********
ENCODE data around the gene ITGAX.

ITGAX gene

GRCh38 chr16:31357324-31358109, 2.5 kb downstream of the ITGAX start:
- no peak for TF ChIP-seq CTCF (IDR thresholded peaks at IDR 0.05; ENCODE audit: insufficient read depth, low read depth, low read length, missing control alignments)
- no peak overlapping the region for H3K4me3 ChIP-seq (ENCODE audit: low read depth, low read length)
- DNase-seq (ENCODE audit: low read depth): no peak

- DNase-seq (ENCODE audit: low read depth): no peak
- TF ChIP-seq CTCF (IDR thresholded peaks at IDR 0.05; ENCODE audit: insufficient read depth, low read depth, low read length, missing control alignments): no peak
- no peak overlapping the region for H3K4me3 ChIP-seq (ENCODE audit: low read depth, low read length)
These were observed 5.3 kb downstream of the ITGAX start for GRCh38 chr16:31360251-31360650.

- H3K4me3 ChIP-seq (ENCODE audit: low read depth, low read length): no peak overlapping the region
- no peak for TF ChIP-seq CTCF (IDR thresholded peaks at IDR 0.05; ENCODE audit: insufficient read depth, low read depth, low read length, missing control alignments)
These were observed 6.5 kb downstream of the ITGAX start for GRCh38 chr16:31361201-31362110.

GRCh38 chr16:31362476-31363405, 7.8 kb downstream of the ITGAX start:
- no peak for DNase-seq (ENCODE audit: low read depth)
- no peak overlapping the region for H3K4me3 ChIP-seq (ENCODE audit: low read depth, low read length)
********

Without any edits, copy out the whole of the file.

ENCODE data around the gene ITGAX.

ITGAX gene

GRCh38 chr16:31357324-31358109, 2.5 kb downstream of the ITGAX start:
- no peak for TF ChIP-seq CTCF (IDR thresholded peaks at IDR 0.05; ENCODE audit: insufficient read depth, low read depth, low read length, missing control alignments)
- no peak overlapping the region for H3K4me3 ChIP-seq (ENCODE audit: low read depth, low read length)
- DNase-seq (ENCODE audit: low read depth): no peak

- DNase-seq (ENCODE audit: low read depth): no peak
- TF ChIP-seq CTCF (IDR thresholded peaks at IDR 0.05; ENCODE audit: insufficient read depth, low read depth, low read length, missing control alignments): no peak
- no peak overlapping the region for H3K4me3 ChIP-seq (ENCODE audit: low read depth, low read length)
These were observed 5.3 kb downstream of the ITGAX start for GRCh38 chr16:31360251-31360650.

- H3K4me3 ChIP-seq (ENCODE audit: low read depth, low read length): no peak overlapping the region
- no peak for TF ChIP-seq CTCF (IDR thresholded peaks at IDR 0.05; ENCODE audit: insufficient read depth, low read depth, low read length, missing control alignments)
These were observed 6.5 kb downstream of the ITGAX start for GRCh38 chr16:31361201-31362110.

GRCh38 chr16:31362476-31363405, 7.8 kb downstream of the ITGAX start:
- no peak for DNase-seq (ENCODE audit: low read depth)
- no peak overlapping the region for H3K4me3 ChIP-seq (ENCODE audit: low read depth, low read length)